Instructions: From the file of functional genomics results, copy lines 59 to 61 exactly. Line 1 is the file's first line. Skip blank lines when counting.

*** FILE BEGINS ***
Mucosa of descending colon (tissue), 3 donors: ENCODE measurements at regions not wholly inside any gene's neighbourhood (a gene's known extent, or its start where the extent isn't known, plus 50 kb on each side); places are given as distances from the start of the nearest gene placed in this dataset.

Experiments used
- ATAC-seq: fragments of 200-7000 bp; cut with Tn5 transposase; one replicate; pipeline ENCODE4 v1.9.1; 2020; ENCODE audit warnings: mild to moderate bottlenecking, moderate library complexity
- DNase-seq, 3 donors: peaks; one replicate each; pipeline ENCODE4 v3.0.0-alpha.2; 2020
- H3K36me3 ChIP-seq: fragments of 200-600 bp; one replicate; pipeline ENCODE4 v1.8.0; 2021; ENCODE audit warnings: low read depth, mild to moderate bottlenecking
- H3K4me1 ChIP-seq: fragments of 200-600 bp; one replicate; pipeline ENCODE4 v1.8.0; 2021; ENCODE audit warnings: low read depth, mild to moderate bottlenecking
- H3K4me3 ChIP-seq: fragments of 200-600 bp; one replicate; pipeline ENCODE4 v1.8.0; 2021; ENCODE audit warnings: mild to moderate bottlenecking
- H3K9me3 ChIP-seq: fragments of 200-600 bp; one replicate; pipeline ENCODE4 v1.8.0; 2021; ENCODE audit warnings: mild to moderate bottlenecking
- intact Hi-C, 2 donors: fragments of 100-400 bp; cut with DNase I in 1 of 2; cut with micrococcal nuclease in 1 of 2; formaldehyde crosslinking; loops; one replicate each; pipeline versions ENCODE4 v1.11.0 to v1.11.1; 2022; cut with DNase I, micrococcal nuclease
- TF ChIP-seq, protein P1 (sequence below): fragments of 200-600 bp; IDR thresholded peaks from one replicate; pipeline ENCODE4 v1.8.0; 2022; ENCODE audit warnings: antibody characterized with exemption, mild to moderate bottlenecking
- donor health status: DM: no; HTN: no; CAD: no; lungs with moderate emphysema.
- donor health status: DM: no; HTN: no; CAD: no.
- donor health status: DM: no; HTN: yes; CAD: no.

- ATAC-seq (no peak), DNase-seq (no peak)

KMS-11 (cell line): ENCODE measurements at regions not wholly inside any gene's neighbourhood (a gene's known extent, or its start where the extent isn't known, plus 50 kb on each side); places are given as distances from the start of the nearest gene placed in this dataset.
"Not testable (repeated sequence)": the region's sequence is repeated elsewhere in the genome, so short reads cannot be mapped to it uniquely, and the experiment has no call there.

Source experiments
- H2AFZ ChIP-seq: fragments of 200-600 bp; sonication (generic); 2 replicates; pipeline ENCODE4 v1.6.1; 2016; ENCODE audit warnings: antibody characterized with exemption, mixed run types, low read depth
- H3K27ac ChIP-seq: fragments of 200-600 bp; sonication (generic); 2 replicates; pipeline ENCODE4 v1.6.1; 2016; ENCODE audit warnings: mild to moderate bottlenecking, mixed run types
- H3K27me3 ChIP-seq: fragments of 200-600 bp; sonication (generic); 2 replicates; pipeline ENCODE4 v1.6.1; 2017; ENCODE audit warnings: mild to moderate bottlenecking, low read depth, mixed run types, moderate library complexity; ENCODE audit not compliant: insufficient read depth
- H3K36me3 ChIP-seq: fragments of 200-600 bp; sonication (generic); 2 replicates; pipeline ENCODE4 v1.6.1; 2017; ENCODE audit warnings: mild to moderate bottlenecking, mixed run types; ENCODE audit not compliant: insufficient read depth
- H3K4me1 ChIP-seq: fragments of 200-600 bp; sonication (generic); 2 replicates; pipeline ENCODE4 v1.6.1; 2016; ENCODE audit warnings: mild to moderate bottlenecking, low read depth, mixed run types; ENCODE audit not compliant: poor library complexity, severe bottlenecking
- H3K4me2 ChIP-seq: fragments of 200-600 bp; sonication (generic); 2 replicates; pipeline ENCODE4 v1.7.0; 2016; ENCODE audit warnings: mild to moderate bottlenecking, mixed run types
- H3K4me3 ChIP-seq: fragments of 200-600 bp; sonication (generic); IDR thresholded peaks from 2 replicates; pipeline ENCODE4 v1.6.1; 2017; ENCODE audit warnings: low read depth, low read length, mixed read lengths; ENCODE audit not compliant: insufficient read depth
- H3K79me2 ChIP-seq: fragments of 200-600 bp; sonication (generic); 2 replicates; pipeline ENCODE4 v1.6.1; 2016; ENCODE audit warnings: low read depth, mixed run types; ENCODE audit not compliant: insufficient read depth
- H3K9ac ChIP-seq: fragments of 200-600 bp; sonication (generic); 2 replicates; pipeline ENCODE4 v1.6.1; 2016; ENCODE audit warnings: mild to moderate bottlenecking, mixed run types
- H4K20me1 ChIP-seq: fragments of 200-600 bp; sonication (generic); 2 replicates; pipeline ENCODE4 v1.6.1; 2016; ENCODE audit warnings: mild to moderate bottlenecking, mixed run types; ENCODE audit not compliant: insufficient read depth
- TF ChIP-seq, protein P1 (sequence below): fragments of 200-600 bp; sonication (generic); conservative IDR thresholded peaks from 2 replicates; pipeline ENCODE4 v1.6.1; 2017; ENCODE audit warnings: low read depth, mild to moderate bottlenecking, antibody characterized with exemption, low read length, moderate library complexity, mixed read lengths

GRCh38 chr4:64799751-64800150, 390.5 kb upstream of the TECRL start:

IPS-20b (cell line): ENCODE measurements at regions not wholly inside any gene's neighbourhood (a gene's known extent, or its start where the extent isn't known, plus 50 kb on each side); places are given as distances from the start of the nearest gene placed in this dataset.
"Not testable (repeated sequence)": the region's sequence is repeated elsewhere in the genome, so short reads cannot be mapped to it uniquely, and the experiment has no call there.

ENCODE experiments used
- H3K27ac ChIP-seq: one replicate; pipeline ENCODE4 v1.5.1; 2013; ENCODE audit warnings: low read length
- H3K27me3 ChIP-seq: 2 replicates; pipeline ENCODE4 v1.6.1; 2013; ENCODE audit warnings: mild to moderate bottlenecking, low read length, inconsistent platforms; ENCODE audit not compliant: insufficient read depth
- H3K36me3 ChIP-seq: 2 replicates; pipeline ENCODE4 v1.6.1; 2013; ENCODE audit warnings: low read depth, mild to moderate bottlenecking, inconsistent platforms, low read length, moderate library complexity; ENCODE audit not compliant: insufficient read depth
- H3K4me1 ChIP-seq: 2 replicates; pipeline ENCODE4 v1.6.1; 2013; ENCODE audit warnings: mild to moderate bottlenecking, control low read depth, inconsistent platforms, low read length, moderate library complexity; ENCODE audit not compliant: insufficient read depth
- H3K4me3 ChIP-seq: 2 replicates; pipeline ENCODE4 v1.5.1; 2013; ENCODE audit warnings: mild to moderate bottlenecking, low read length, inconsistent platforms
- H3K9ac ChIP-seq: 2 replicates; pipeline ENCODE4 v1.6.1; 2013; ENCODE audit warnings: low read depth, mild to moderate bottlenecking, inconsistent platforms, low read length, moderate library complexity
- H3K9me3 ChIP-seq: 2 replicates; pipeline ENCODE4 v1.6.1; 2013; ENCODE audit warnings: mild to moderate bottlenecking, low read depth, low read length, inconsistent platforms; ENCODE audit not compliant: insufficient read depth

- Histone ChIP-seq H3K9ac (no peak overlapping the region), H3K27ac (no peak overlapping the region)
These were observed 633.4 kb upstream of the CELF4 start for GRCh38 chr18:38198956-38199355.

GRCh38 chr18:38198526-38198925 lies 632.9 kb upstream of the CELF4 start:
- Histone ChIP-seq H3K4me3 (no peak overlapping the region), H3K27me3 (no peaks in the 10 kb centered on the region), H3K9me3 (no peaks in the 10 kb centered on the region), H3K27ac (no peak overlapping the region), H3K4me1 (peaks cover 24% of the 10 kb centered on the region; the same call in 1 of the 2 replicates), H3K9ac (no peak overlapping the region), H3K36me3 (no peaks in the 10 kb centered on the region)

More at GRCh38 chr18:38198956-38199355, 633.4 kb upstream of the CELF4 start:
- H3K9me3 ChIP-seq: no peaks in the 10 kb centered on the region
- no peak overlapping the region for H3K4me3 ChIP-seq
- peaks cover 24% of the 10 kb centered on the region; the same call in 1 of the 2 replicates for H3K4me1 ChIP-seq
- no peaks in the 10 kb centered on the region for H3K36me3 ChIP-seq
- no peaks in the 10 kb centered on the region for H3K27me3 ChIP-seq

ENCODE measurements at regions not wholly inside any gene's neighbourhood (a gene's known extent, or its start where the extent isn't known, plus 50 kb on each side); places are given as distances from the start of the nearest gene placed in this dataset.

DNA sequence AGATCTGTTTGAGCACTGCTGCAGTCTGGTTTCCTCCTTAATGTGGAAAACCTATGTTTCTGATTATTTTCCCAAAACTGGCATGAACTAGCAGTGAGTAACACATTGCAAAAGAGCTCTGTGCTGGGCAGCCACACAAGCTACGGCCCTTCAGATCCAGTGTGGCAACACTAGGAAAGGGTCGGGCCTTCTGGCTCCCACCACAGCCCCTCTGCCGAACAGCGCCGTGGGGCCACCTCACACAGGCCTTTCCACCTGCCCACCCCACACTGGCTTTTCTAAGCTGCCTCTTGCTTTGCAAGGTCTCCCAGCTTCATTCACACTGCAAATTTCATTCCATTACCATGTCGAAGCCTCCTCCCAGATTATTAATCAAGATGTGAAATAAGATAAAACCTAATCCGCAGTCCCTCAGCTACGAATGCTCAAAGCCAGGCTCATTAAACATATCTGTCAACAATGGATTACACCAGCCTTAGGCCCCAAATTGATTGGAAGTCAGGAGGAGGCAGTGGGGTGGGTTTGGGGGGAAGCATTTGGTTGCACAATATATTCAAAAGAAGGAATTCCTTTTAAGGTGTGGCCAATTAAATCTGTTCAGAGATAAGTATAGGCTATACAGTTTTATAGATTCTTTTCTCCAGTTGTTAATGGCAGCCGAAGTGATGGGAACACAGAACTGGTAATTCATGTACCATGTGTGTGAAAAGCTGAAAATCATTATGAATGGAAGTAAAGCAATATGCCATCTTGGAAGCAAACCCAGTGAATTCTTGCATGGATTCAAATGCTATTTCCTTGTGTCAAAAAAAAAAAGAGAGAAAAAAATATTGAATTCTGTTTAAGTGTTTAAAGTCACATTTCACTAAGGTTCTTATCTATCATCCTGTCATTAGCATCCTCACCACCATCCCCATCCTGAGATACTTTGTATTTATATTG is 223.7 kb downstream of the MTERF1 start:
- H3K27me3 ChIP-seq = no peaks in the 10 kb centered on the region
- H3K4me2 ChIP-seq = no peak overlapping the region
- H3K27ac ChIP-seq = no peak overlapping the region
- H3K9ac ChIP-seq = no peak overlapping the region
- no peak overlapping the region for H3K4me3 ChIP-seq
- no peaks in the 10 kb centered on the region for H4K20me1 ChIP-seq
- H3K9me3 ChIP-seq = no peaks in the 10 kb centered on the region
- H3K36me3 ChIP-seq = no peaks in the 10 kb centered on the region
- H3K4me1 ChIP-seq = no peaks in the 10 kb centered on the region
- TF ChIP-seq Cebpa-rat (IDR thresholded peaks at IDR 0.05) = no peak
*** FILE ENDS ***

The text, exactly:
- H3K36me3 ChIP-seq = no peaks in the 10 kb centered on the region
- H3K4me1 ChIP-seq = no peaks in the 10 kb centered on the region
- TF ChIP-seq Cebpa-rat (IDR thresholded peaks at IDR 0.05) = no peak